The parking lot off Hinchey Road is unassuming at dusk. I pull in and wonder if I’m in the right place. I do that thing where you follow other cars and just hope they’re going to the same location. When I drive past a glass door, pouring light into the dark parking lot, I assume this has to be the place.
It’s bright inside as dozens start to enter the practice space, and it’s loud as volunteers and parents and actors greet and hug each other ahead of rehearsal. Artists Unlimited is putting on its 18th show this year: The Little Mermaid, integrating actors with and without disabilities in each of its productions.
I’m here on a Monday. Mondays are music night thats what Sarah Staebell tells me. She’s a music teacher at Brighton High School and the music director for the play. She got involved because she wanted something she could do with her little brother who has a disability. He’s in the cast.
“I feel really fortunate that we can give people that outlet, right, who might not have it otherwise, so I think that’s a really special thing. And if you come to one of those shows or even hear at rehearsal today, you’ve got to see like this energy, is like nothing else. Our cast members give a performance that is 110 percent every second, and it’s just so, so rewarding, on both sides I think.”
Practices for this 72-person cast of “The Little Mermaid” have been going on since August. I’m settling in watch rehearsal when Daijon Moon pulls up his motorized wheelchair next to me, asking me who I am. So I ask him if he wants to be on the radio.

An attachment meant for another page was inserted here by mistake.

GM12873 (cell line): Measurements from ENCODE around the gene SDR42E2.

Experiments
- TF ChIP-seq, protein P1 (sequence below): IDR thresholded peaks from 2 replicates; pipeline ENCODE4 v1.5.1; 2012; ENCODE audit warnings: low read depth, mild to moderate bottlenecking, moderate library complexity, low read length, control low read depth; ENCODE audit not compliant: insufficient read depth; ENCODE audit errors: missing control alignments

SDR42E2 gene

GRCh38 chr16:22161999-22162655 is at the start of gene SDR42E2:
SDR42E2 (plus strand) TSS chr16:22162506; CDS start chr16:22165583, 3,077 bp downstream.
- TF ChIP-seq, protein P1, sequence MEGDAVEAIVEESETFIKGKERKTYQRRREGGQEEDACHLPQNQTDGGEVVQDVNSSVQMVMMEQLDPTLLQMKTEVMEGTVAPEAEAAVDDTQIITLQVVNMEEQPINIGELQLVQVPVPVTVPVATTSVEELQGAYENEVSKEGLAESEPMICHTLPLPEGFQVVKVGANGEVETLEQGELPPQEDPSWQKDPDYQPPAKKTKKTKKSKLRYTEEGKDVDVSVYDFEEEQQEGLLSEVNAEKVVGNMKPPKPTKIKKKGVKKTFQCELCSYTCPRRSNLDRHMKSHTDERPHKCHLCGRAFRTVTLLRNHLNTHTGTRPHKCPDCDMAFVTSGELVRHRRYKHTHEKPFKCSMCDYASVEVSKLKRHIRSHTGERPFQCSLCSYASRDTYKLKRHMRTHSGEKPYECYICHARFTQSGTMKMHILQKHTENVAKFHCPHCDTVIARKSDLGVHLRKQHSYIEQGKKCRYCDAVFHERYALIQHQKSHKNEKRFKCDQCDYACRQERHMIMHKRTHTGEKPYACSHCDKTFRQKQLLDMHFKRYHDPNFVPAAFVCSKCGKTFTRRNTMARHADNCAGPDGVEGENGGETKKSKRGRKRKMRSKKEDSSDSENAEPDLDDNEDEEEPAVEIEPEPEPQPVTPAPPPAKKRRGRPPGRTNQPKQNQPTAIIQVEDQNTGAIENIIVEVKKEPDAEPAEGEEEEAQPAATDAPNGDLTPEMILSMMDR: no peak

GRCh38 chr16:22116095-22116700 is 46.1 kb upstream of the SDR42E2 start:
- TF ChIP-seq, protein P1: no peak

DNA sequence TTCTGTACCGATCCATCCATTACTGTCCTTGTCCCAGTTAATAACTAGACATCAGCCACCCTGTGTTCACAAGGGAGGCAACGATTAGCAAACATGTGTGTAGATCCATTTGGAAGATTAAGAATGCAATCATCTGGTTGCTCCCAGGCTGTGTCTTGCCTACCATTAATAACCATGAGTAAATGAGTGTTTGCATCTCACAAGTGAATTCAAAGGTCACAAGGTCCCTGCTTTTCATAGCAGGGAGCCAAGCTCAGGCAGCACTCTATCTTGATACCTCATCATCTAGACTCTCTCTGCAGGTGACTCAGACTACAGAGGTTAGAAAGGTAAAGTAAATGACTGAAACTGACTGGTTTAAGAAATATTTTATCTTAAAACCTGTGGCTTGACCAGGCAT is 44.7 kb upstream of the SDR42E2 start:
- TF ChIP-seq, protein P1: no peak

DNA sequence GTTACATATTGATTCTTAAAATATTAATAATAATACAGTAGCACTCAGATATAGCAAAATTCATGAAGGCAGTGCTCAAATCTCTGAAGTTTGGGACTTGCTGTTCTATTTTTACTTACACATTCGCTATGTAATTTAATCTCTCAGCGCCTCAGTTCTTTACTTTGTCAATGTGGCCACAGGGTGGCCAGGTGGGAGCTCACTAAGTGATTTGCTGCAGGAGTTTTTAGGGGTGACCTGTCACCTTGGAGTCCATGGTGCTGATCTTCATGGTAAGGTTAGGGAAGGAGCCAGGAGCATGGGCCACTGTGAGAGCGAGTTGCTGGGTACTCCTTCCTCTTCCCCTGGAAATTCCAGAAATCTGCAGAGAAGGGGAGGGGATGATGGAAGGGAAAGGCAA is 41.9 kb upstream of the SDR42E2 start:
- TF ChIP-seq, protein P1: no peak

Daijon has been with Artists Unlimited for about 13 years. He’s playing a seahorse named Leeland in the upcoming show. It was a lot to learn at first, he says — acting, dancing, singing — but his mom acted in her youth, and she gave Daijon a push.
He says it’s been a big experience for him, being part of the casts, especially when they did a production of “High School Musical” a few years back.
“Actually, the final night of that show I actually had my first kiss .It was not in the script and nobody said it to me because I was backstage, but I heard someone saying something to one of my friends that they were adding something for me in the script.”
The Artists Unlimited family is strong, with many of the actors and volunteers having been in multiple productions over the almost two decades Artist Unlimited has been putting them on. This year, the youngest cast member is 13, the oldest 56.
Shannon Enloe is 39, and has been singing for about 20 years now, she says, between lessons at Hochstein and plays with Artists Unlimited.
“I like seeing like all the people coming up me going, ‘Wow, that voice came outta you?’ And I’m like, ‘Yeah,’ and they’re like, ‘You’re excellent, yeah.’ According to my teacher, I’m an opera singer-slash-soprano, so I can hit those high notes really well.”
She’s playing three characters this year, including two mermaid sisters.
“I don’t like to talk about my bad day, I like to sing about it. ’Cause vocals help me with problems. Like I can’t sit there and go, ‘Oh, something something happened to me … I got to sing it. That’s how I am.”
Show time is less than a month away, and there’s still choreography to perfect and sets to finish. I mean, this show has flying rigs, something the cast will learn only days before they go on stage. This is a full-blown production.
And that’s part of their mission. On Artists Unlimited’s website, it says, “Musical programs for individuals with special needs are limited, selective, and modest at best, and no real professional production of a musical was available for them to participate in.”
But here it is, and more than 100 volunteers will help finish costumes, move sets to the Kodak Theatre, do hair and makeup for shows, sell merchandise and concessions and much more.
This story is reported from WXXI’s Inclusion Desk.